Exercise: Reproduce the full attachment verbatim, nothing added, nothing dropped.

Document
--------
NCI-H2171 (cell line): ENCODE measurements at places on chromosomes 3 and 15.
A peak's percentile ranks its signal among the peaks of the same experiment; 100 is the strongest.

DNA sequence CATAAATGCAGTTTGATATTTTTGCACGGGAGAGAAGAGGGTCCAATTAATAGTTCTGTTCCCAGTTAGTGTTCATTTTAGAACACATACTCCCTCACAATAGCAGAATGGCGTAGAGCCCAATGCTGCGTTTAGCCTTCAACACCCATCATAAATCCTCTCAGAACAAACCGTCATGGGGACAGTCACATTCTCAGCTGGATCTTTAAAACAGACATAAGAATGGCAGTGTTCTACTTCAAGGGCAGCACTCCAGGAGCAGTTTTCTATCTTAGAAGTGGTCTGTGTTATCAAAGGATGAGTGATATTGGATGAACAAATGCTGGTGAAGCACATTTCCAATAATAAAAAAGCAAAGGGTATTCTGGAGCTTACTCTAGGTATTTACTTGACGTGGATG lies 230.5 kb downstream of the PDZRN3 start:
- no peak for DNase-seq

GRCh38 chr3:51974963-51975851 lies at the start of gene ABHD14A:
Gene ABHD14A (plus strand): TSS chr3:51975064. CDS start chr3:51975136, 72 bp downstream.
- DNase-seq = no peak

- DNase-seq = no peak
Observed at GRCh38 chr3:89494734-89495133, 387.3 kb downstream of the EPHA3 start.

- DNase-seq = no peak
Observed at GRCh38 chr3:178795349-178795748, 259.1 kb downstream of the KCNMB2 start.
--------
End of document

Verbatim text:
NCI-H2171 (cell line): ENCODE measurements at places on chromosomes 3 and 15.
A peak's percentile ranks its signal among the peaks of the same experiment; 100 is the strongest.

DNA sequence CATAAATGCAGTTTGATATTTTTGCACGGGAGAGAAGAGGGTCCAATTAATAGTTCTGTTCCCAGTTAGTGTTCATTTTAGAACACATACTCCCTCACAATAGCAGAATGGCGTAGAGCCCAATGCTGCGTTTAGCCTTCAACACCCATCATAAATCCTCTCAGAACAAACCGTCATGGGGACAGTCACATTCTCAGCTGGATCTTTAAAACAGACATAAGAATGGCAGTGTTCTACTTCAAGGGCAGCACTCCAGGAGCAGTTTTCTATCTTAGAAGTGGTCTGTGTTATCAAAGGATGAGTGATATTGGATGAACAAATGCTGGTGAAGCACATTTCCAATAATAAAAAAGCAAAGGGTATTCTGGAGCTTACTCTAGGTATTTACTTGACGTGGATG lies 230.5 kb downstream of the PDZRN3 start:
- no peak for DNase-seq

GRCh38 chr3:51974963-51975851 lies at the start of gene ABHD14A:
Gene ABHD14A (plus strand): TSS chr3:51975064. CDS start chr3:51975136, 72 bp downstream.
- DNase-seq = no peak

- DNase-seq = no peak
Observed at GRCh38 chr3:89494734-89495133, 387.3 kb downstream of the EPHA3 start.

- DNase-seq = no peak
Observed at GRCh38 chr3:178795349-178795748, 259.1 kb downstream of the KCNMB2 start.